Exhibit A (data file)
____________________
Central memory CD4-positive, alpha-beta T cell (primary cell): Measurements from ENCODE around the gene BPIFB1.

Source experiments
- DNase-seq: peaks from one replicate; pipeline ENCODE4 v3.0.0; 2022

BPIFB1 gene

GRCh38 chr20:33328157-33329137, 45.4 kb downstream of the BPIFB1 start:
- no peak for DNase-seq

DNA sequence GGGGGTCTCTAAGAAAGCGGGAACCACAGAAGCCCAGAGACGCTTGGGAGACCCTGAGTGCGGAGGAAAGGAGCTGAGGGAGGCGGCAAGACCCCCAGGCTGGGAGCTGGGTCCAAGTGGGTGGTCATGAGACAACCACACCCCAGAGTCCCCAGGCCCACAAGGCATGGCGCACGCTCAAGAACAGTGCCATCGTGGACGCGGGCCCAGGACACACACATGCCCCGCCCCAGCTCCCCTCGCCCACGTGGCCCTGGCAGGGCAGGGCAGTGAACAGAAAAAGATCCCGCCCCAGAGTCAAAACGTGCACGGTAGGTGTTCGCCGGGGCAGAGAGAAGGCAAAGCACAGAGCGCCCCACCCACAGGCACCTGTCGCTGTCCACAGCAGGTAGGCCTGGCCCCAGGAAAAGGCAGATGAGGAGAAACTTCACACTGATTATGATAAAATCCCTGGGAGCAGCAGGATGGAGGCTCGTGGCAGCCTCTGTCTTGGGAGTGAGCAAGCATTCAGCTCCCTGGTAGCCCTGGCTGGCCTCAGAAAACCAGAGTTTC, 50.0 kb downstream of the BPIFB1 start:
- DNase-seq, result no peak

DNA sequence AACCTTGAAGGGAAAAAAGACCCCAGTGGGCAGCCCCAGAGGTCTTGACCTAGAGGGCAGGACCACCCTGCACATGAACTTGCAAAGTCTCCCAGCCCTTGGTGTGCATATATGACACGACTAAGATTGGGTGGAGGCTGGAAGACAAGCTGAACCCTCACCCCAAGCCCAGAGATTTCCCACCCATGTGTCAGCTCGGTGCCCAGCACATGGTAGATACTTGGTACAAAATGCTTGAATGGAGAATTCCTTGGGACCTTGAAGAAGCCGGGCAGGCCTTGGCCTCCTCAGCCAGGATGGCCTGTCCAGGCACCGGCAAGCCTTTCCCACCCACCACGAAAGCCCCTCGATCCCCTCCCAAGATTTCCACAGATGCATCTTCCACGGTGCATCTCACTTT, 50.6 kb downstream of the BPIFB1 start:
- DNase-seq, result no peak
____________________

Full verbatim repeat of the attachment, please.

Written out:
Central memory CD4-positive, alpha-beta T cell (primary cell): Measurements from ENCODE around the gene BPIFB1.

Source experiments
- DNase-seq: peaks from one replicate; pipeline ENCODE4 v3.0.0; 2022

BPIFB1 gene

GRCh38 chr20:33328157-33329137, 45.4 kb downstream of the BPIFB1 start:
- no peak for DNase-seq

DNA sequence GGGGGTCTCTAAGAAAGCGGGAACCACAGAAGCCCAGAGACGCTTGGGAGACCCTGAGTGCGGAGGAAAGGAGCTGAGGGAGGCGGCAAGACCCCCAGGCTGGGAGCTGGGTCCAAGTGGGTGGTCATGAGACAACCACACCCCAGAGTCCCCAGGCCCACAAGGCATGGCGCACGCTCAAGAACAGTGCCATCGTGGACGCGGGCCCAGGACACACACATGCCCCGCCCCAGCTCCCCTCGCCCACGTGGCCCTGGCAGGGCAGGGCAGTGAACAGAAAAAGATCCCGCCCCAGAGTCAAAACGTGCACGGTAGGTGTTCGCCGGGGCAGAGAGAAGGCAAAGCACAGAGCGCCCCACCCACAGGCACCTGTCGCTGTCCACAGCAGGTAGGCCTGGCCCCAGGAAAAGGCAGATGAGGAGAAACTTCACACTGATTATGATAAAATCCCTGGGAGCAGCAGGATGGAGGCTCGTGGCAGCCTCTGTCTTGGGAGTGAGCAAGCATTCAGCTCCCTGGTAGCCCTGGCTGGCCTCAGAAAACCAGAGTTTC, 50.0 kb downstream of the BPIFB1 start:
- DNase-seq, result no peak

DNA sequence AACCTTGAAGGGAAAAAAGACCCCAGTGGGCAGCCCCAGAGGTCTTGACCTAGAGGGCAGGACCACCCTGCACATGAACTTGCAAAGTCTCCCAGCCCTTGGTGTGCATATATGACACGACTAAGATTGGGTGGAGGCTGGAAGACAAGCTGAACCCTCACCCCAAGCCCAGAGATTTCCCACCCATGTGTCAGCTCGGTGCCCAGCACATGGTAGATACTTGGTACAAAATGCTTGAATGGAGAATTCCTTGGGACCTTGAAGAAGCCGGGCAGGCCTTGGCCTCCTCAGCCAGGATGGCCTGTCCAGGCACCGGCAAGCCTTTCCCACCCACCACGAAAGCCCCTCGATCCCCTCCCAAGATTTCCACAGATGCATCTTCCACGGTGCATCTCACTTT, 50.6 kb downstream of the BPIFB1 start:
- DNase-seq, result no peak